People know the music because even if they don’t buy it when I put out a video like All My Friends Are Dead or Temptation or Kicking & Screaming gets a million plays on YouTube. That’s still a million plays and when I do these songs at concerts people know them. Everyone has these phones with these high, intense cameras so everywhere I go even walking down the street it’s always a photo opportunity. It’s endless!

Is writing the book a cleansing process of sorts?

It is, people love to reminisce about the early days of Skid Row and that’s where I think about that. So that’s where I tell the stories of all those tours with Motley Crue, Guns ‘n Roses, Pantera, Bon Jovi, Nine Inch Nails and Soundgarden. All those tours that we did are all detailed in the book. I don’t walk around thinking about two or three decades ago but when I’m writing the book I know what people are interested in reading about so that’s when I really get in to the detail about things that happened a really long time ago that no knows other than me and the four guys in Skid Row. They are not interested in even acknowledging those days. It looks like it’s up to me really! No one else is going to read a book about it.

Did you have a vision about how Give ‘Em Hell was going to pan out?

All you can do is make music that you like yourself and that you want to listen to over and over again. That’s how I do it! How I get to that point, I can say to you that I’m going to make a more melodic album this time or this or that but if I hear some deadly heavy metal riff I’m not, not going to do it because I have this plan. I’ll do the best music that I can that is interesting and that I want to sing over. However I get to that point is kind of like some weird magic. I really am proud of every record, ninety nine percent of the records I love so I love Angel Down, Kicking & Screaming and Give ‘Em Hell, Slave To The Grind, Subhuman Race, the first Skid Row album I’m proud of them all.

Working with Duff McKagan, Steve Stevens and John 5 must have been a great experience?

I’m very lucky, I kind of wished that the record company that put the album out understood that I had Duff McKagan, Steve Stevens and John 5 and I can’t get better musicians than that. Who’s better than that? Nobody! I really can’t deliver a more top notch record, I’m going to try! When I put that on it is like Jesus Christ this fucking kicks arse.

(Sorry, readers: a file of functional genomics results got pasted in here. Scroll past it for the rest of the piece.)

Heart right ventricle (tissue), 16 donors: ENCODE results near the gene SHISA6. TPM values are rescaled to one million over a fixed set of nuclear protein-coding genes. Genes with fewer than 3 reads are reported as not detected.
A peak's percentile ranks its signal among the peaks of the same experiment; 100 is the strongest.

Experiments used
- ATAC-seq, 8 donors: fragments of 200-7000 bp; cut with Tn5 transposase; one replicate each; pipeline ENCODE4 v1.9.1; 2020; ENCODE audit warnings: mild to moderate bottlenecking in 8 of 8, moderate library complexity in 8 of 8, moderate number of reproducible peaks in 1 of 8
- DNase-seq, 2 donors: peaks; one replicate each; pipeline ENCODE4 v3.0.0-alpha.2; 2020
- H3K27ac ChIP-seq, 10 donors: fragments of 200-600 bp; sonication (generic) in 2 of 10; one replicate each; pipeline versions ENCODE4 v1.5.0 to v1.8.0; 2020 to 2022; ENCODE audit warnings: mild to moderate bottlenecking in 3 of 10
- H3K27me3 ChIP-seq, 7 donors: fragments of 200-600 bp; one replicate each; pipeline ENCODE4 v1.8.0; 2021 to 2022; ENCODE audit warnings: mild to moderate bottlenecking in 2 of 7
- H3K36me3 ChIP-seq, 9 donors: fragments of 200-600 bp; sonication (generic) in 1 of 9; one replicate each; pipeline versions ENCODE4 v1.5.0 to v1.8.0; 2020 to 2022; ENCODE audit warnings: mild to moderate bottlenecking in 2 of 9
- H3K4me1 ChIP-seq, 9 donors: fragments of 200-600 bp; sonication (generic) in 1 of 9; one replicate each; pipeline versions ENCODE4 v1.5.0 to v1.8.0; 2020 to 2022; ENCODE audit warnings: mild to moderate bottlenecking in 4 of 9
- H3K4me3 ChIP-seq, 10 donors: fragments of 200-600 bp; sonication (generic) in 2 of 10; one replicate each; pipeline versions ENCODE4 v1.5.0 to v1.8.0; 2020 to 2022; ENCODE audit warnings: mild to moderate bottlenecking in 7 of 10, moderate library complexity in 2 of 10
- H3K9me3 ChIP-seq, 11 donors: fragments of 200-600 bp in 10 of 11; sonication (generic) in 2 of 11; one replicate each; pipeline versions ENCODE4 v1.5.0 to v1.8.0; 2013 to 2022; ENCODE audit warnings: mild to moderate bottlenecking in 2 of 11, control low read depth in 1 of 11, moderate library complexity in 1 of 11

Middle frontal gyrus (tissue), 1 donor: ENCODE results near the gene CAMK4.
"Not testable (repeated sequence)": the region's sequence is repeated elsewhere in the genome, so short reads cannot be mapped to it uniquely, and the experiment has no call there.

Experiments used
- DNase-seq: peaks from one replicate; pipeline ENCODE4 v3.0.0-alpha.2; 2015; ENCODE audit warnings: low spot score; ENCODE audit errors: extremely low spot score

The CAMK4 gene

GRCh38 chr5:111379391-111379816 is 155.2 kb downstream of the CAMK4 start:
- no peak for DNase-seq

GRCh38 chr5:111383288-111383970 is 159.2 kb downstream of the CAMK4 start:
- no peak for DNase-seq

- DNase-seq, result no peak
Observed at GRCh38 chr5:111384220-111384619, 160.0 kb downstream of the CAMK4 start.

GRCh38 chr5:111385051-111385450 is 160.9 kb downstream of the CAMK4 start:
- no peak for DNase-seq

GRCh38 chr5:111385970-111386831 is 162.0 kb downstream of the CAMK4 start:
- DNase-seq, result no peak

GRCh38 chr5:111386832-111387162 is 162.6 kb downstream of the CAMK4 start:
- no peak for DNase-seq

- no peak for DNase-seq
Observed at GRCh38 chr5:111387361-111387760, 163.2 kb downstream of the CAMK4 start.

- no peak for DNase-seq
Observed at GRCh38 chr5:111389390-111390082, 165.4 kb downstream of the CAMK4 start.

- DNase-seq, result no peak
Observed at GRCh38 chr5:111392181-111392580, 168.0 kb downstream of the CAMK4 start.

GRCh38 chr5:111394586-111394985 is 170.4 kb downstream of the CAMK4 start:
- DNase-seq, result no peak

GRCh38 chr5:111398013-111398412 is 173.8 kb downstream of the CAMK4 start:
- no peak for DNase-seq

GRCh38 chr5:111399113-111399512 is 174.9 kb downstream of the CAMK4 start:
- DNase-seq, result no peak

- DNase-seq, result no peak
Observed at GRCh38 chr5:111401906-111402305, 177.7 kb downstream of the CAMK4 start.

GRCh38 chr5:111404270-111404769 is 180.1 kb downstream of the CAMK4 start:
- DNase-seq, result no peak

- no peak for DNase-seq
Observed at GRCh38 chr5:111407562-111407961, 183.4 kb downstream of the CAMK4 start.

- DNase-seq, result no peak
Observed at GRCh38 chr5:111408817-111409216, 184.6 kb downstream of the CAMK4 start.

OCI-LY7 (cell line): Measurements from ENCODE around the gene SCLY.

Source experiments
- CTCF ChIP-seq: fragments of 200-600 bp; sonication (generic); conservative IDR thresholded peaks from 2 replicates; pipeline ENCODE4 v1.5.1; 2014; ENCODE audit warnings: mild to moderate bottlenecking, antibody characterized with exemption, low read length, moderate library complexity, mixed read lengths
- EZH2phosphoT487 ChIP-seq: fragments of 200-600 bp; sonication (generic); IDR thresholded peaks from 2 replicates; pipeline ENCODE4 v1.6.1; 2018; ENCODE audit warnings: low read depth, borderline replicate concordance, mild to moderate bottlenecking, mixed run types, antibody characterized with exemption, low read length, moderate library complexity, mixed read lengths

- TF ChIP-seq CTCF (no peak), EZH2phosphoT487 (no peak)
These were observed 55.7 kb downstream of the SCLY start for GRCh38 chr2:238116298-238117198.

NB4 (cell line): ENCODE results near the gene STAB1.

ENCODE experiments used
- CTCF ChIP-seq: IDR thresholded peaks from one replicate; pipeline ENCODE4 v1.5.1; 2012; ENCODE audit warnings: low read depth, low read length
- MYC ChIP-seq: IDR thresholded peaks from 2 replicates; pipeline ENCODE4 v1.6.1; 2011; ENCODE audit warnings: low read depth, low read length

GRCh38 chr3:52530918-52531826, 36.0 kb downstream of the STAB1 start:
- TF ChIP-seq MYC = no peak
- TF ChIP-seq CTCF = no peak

Did you feel challenged with this album?

How do I answer that politically correct! I’m always in trouble dude and I’m like fuck it, just do what I want. It just seems to me, I need to get this off my chest, when I make a record I spend two years on it every single day torturing myself to make it stand up to the other records I put out. It is very challenging and it is all on my shoulders. Every day I am reminded by the deadline via email that you got to give it to us by this date and if you don’t you’re going to be in trouble. It is like I work for a year or two on something then the last day I have control over it is when I deliver it. Once I deliver it I don’t have any control over. Every one of my records sells exactly the same amount of copies, it is like six or seven thousand in the first week out in the States and I always seem to chart at either sixty nine, seventy or seventy one. The day I give that record away I don’t hear from anybody because it is gone and that’s that. There’s no radio, it would be nice to have a plan after I deliver it that is what I would say to you. It kind of makes me weary when I say here we go again to give two years of myself to a project then once I put it out it is kind of done. It would be cool to have a radio station get in to it or something. That’s the way it is now, in the old days we would do interviews, radio, magazines and stuff like that but it is a different world now.

Are you still looking to pursue more in TV and Broadway?

There’s a show here in the States called Breaking Band and there is a band called Santa Cruz from Finland, we shot the show, they came over and I’m like their rock ‘n roll mentor then I jam with them and help them out. That’s coming out here next month in the States but I don’t know about Australia. It’s fun! They’re a really good band by the way…

Are you going to bring them out on your tour?

I ain’t flying anyone to Australia except my band! It’s some expensive flights!

Rob Lyon

ABOUT THE AUTHOR: Rob Lyon has been writing about all things music for well over ten years in Adelaide clocking up more live shows each year seeing the best going round.

Whether it is rummaging through vinyl at record stores such as Clarity and Title finding hidden gems to scouring the internet to find that album by the next big thing or chasing bands to get that elusive autograph and photo his passion is music all the way.
Rob Lyon